The only problem was that – as attendees at this “Princess Summit” nailed more & more planks into place when it came to what the Walt Disney Company’s official policy would be in regards to which characters could be included in the official Disney Princess brand grouping – it became more & more obvious that Tinker Bell was NOT going to make the cut. Which was not something that Mooney & his team wanted to hear. Largely because they had the hard numbers on how much Tinker Bell merchandise was sold daily at the Disney theme parks. Which is why Andrew & Associates wanted this “Peter Pan” character to be a prominent member of the Disney Princesses. If only because they hoped that Tink’s presence would then help spur sales on this newly created brand.
But the upside was … Even though Tink was eventually banished from the Disney Princess brand, Mooney made sure that Ms. Bell & her pixie pals soon got a brand of their own. Officially launched in 2005, Disney Fairies – while it never turned into the $4-billion-a-year earner that the Disney Princess brand was – proved to be quite popular with consumers and eventually turned a tidy profit for Mouse House Managers.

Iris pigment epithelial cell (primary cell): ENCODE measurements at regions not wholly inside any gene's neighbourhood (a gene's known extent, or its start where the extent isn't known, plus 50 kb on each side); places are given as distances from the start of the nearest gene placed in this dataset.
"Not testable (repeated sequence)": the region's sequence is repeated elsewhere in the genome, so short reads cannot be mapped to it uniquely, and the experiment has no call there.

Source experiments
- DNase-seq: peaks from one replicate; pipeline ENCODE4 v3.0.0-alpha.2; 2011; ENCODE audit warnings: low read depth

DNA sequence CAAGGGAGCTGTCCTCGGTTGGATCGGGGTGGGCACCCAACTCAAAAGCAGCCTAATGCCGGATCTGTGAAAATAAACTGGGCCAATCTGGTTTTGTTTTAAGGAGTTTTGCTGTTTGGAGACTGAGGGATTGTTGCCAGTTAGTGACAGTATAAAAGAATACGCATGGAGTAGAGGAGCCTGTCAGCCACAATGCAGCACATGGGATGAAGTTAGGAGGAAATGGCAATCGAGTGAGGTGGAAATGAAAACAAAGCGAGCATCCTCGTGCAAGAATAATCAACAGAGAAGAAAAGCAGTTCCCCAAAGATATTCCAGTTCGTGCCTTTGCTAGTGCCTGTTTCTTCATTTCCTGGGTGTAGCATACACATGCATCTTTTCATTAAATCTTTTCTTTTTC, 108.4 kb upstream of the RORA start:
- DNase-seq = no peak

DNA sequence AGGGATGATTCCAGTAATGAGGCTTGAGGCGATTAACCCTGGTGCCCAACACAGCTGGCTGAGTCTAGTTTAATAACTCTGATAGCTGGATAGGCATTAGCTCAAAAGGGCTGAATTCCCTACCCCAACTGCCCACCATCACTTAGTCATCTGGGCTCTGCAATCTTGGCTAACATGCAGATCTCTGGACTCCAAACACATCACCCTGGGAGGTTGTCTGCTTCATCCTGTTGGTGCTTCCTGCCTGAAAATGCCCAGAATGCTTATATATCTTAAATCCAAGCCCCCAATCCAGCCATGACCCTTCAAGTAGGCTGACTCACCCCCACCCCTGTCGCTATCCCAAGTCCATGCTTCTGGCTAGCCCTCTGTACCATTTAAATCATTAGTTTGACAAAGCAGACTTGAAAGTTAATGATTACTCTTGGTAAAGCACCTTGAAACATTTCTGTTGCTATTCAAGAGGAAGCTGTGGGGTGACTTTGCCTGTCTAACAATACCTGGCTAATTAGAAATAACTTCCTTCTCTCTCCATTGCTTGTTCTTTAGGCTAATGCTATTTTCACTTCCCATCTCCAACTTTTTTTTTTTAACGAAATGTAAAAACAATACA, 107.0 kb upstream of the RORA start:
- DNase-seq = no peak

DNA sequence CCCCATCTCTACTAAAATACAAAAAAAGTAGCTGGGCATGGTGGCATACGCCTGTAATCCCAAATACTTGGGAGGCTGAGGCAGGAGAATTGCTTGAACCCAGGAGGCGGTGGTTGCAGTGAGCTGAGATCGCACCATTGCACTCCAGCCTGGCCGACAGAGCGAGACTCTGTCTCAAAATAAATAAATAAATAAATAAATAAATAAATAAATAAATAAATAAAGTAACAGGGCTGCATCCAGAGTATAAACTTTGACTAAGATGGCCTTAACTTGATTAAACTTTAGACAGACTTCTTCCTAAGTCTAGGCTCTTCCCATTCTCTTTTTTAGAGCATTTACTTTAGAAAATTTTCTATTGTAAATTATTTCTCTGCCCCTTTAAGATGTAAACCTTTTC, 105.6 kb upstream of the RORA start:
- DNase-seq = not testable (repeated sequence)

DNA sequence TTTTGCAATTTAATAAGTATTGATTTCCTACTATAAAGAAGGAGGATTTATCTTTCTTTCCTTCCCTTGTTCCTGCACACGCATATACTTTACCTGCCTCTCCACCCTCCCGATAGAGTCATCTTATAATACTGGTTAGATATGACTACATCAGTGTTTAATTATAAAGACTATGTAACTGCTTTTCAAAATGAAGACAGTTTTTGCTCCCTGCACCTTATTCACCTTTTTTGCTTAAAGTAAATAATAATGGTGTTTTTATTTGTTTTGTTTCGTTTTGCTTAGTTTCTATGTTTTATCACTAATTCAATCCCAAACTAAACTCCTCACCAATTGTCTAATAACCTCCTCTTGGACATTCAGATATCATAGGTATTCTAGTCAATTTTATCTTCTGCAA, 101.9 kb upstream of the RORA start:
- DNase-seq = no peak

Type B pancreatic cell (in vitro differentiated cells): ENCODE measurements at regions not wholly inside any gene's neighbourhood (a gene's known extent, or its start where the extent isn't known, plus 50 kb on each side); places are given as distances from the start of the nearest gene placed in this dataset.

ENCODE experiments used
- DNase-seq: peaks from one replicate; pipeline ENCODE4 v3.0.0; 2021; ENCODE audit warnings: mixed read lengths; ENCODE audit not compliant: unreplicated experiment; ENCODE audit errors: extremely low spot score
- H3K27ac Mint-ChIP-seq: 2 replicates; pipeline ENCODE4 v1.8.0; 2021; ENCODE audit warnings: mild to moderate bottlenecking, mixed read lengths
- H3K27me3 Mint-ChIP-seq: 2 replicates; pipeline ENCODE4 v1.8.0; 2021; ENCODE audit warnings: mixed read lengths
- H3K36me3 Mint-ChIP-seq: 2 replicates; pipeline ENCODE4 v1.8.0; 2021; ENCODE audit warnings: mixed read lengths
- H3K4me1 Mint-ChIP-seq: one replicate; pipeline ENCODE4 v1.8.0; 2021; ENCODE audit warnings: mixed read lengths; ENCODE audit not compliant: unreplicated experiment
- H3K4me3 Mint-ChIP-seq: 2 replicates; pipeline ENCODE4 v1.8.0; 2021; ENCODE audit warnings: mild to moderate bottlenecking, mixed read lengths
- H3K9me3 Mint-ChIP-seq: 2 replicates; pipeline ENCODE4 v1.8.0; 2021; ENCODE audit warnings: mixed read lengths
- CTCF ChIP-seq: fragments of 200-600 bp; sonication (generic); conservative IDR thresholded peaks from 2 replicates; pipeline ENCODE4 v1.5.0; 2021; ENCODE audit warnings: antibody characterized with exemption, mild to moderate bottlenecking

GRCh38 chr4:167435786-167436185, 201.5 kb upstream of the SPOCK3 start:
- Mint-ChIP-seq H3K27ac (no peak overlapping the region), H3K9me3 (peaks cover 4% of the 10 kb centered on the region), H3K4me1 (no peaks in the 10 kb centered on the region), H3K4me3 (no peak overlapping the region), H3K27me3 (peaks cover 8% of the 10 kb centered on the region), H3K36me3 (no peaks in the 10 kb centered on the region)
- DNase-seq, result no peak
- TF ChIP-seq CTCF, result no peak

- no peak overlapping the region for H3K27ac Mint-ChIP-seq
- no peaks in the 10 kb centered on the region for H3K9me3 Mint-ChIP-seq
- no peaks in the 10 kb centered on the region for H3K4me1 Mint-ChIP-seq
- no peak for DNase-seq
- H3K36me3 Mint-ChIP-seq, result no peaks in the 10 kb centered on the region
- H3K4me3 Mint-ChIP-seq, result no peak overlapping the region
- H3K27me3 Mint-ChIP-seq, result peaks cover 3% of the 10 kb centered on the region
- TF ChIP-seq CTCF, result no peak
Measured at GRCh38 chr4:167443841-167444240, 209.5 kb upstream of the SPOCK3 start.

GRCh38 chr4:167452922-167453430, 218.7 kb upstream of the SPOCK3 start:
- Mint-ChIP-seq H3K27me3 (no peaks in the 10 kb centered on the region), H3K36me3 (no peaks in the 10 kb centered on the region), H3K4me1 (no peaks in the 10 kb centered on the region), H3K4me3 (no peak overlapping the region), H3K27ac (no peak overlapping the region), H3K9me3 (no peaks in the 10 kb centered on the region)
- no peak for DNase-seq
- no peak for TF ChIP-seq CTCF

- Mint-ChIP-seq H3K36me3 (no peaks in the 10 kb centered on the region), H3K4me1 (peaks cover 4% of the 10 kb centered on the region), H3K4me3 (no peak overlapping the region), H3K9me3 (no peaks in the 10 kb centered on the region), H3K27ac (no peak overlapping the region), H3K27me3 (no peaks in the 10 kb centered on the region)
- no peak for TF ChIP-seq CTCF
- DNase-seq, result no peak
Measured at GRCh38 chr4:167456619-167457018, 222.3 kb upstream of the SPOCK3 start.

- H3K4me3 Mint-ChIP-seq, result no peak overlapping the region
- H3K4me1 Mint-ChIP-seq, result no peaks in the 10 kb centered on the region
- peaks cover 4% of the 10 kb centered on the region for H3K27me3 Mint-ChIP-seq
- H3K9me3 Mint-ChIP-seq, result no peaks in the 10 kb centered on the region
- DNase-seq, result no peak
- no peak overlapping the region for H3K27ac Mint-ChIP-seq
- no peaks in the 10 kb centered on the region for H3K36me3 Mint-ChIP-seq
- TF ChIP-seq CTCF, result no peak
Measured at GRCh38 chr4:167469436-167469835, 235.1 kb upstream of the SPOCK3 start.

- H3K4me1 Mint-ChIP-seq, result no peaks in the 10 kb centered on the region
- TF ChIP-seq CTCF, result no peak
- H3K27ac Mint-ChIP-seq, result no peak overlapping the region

That’s the real fun of reading “Beyond the Castle: A Guide to Discovering Your Happily Ever After.” Given the 30 years that she worked to The Walt Disney Company, Jody Dreyer has the sorts of behind-the-scenes stories that you’ll never ever hear from anyone else. Take – for example – Jody’s interactions with her former boss, Disney CEO Michael Eisner:
When he was leading the company, [Eisner] was sometimes criticized for being a micromanager. But I never saw it that way. Michael was like a kid who wanted to know how everything worked. He had an insatiable curiosity and a great capacity for minding the details.
[Eisner] really wanted to know what the curtains would look like in our resort rooms. He wanted to experience their opening and closing as guests might. Whenever we visited the parks together, [I] would lose him. Later we’d find that he’d been backstage in the kitchen talking with the chef or trying to get into the closed-off areas to look at new construction. (Several times [Michael] ended up in the company of Security, needing to produce his name identification or be thrown out for trespassing.)
Hopefully Jody will be sharing some of these sort of stories when she meets with Disney fans & WDW Cast Members (some of whom Ms. Dreyer has known since 1981 when she was among the very first students to participate in the Walt Disney World College Program) at the Barnes & Noble on West Sand Lake Road in Orlando, FL tomorrow afternoon. Jody will be there on October 22nd starting at 2 p.m. signing copies of “Beyond the Castle.” And perhaps if you ask nice, she’ll tell you about those character-themed perfumes that the Tokyo Disney Resort used to sell.
Care to guess what the best-selling brand was with Americans? Especially among those who loved a good double entendre? It was Pooh Perfume. Or as Ms. Dreyer prefers to remember it, “Eau de Pooh.”